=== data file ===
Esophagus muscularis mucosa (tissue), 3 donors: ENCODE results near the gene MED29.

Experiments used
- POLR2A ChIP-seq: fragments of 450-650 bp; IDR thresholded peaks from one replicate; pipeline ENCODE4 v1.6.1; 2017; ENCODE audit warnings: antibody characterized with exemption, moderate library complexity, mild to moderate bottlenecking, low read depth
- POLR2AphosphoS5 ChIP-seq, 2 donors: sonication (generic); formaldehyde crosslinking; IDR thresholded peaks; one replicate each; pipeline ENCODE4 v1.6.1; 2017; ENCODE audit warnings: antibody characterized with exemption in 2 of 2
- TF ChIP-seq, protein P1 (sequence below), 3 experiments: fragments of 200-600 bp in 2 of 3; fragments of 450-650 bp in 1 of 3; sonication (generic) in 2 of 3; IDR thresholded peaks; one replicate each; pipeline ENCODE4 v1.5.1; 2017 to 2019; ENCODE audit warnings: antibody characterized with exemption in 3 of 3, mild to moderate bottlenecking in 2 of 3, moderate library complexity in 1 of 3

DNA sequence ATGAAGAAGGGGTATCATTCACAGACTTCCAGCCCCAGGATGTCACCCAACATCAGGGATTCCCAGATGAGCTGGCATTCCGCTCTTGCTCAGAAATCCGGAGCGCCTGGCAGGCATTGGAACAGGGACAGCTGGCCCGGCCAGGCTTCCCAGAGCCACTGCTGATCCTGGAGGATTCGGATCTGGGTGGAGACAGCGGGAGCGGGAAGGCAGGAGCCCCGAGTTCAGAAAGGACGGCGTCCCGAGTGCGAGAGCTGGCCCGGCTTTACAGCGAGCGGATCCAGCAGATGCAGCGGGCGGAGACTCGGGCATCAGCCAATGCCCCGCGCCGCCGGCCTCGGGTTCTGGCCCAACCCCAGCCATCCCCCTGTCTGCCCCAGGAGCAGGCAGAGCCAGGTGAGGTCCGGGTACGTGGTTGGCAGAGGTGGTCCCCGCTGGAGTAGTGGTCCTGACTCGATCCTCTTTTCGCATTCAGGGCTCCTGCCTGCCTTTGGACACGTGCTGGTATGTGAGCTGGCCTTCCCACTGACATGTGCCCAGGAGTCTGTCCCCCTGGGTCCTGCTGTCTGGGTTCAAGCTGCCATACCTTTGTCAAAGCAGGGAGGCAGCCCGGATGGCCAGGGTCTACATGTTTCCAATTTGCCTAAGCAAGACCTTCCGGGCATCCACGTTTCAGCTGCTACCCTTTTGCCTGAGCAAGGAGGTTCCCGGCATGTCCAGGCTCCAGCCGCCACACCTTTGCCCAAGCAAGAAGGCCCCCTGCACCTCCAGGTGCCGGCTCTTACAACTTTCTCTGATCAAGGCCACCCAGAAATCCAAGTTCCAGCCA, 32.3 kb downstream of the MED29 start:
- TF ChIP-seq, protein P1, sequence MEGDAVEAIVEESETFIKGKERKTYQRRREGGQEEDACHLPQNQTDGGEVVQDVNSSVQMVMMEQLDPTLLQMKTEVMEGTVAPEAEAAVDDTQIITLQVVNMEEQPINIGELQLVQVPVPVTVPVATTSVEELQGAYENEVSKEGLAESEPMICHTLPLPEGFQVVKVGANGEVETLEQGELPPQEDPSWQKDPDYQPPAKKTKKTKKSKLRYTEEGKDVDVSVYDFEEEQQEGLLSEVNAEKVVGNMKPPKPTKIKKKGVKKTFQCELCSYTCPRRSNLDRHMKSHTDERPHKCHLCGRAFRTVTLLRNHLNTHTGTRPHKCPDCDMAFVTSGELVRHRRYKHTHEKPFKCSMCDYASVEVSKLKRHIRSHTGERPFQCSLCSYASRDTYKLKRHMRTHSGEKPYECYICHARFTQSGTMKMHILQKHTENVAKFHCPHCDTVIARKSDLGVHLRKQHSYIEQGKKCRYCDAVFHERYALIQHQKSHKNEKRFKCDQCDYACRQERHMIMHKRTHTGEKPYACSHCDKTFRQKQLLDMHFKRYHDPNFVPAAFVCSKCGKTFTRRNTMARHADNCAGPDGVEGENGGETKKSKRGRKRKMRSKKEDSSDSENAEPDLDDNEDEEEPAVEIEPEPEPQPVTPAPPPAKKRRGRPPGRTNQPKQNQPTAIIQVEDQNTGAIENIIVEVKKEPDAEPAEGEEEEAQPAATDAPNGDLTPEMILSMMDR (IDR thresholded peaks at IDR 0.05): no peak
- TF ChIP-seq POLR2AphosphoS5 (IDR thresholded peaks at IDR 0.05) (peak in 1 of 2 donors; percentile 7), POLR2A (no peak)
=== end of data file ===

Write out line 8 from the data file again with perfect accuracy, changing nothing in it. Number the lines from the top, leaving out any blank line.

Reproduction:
- TF ChIP-seq POLR2AphosphoS5 (IDR thresholded peaks at IDR 0.05) (peak in 1 of 2 donors; percentile 7), POLR2A (no peak)